Wednesday, March 13, 2013

When Authors Write About Your Neighborhood

December 6, 2011

Reading Beth's post on Robyn Carr reminded me of the time I tried to get my mom to read the Virgin River Series based on the setting. My entire family is from Humboldt County, California. I was born in Eureka and my parents were born and raised in the "quaint, Victorian village" known as Ferndale. If you've ever been to Legoland, California, Ferndale is recreated in Miniland. Several major motion pictures have also been filmed there including The Majestic with Jim Carrey. I moved away from Humboldt County when I was five (my dad couldn't handle the weather any longer), but needless to say, I have spent a lot of time there.

I gave the Virgin River series to my mother, thinking she would enjoy them. Well, she did, but she kept getting caught up in the small details. When you read about a place you know intimately, any error is going to throw you out of the story. My mom called me constantly while she was reading the books. "You can't get from X to Y in under an hour. It would take at least 2 hours." And only you would know that, Mom. Thanks for the call...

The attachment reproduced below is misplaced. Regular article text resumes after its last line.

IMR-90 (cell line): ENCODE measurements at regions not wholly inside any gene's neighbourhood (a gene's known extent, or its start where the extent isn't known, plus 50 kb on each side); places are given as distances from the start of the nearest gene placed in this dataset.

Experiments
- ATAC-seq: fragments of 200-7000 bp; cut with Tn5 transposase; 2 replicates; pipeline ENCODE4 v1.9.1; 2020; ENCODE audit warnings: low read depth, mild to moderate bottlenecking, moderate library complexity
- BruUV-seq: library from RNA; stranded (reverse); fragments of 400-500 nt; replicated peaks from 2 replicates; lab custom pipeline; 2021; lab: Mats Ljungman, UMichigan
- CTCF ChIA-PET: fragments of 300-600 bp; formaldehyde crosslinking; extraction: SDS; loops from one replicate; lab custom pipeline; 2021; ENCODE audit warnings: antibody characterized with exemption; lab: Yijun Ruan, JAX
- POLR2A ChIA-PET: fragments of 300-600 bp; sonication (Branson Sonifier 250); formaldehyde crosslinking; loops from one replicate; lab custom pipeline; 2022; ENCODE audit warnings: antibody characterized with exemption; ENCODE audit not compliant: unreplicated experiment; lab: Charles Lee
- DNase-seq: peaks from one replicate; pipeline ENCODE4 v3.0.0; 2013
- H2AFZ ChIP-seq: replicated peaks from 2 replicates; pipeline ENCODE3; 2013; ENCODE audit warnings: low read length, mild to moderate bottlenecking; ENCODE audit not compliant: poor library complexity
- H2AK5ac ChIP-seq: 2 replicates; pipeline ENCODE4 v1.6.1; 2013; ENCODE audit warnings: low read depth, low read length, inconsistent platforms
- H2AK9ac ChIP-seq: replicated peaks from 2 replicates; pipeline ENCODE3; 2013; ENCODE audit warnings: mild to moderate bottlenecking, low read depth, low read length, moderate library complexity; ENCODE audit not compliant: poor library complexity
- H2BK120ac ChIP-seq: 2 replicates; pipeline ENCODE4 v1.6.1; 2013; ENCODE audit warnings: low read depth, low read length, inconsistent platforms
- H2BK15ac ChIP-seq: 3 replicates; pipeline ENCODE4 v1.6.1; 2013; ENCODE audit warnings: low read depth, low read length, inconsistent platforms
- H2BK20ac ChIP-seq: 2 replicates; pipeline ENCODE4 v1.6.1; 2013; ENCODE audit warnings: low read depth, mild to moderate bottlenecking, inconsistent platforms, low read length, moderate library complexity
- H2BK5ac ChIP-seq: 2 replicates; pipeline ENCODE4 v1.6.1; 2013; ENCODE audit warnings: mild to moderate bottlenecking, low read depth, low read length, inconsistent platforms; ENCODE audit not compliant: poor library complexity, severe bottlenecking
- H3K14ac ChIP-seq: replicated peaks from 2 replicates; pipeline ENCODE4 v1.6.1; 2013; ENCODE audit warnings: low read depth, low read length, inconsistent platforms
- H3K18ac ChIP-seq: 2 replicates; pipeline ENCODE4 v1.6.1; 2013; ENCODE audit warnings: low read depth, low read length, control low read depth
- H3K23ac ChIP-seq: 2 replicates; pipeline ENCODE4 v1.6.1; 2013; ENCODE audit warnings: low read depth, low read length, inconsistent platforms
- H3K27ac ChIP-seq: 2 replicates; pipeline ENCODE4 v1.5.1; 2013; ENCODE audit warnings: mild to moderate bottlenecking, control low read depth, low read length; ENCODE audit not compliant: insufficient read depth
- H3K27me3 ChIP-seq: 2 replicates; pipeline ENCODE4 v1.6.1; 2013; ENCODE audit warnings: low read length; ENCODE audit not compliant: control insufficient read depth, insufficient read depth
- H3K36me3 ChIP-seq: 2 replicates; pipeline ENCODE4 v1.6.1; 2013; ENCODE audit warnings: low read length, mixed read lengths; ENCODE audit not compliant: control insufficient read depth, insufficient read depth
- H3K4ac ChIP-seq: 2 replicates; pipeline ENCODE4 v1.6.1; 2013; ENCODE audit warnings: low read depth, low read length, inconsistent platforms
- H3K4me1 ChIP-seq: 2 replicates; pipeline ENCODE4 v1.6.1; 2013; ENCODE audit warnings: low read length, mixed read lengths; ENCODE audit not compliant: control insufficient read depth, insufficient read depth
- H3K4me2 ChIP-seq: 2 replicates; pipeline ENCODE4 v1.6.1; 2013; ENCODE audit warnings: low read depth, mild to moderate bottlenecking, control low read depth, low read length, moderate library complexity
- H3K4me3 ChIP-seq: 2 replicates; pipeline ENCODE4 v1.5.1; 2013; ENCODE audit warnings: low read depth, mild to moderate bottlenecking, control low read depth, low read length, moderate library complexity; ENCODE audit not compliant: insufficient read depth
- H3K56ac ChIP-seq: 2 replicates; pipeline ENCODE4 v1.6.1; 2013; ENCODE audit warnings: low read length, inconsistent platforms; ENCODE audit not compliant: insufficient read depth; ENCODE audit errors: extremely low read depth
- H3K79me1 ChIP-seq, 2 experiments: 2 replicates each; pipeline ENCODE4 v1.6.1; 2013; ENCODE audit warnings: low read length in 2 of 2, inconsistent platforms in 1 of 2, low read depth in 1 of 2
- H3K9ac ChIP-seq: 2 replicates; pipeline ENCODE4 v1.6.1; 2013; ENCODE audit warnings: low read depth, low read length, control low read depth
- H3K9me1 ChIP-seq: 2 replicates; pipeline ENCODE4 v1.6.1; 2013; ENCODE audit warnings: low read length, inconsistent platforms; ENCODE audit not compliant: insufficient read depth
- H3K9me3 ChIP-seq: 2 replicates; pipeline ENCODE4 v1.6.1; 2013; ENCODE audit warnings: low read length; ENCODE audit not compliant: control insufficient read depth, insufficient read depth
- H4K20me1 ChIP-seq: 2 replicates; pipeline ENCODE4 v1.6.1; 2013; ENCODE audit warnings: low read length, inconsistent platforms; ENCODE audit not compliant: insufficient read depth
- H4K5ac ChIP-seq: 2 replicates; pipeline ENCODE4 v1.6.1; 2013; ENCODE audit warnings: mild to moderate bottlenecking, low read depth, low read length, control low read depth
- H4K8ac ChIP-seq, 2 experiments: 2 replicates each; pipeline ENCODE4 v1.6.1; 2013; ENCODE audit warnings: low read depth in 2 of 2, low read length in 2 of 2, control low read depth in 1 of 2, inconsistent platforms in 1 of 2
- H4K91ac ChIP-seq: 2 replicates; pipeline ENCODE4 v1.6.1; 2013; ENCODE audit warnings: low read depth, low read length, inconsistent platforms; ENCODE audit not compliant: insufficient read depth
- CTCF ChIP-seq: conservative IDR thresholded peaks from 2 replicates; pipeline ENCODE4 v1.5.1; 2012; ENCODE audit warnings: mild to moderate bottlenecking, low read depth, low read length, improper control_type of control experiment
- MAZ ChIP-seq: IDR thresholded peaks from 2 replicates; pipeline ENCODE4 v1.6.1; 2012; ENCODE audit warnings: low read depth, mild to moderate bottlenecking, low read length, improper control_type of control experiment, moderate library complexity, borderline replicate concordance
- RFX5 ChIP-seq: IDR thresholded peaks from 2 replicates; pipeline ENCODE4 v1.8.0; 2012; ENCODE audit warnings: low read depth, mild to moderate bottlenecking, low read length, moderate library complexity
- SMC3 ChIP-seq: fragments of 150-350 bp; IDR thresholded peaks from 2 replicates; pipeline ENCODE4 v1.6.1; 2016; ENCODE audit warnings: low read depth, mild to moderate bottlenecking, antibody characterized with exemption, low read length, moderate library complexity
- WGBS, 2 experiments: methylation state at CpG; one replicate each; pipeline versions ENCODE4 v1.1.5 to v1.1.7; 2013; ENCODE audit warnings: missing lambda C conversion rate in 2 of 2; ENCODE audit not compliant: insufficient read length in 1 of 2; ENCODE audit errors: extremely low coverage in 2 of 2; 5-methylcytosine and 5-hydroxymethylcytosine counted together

I have to admit that even I was annoyed when in one of Tess Gerritsen's early Harlequin Intrigues, she put a K-Mart in Garberville, a town so small there's really only one road going through it. Yep, that K-Mart is at least an hour away in Eureka.

Since we live five minutes from Zamperini Field, Art tried to read the big bestseller, Unbroken by Laura Hillenbrand. Unfortunately, he couldn't get past the "forests of Torrance" reference in the first chapter. Sorry, Laura, there are no forests here -- the occasional tree, yes, forests, no.

But sometimes you read books set in your neighborhood because the author gets it right. I love reading Jonathan Kellerman's Alex Delaware books set in West L.A. I lived in that area when I was at UCLA and it's always fun to revisit the locale.

Can you live with the author getting your neighborhood wrong or does it drive you crazy?

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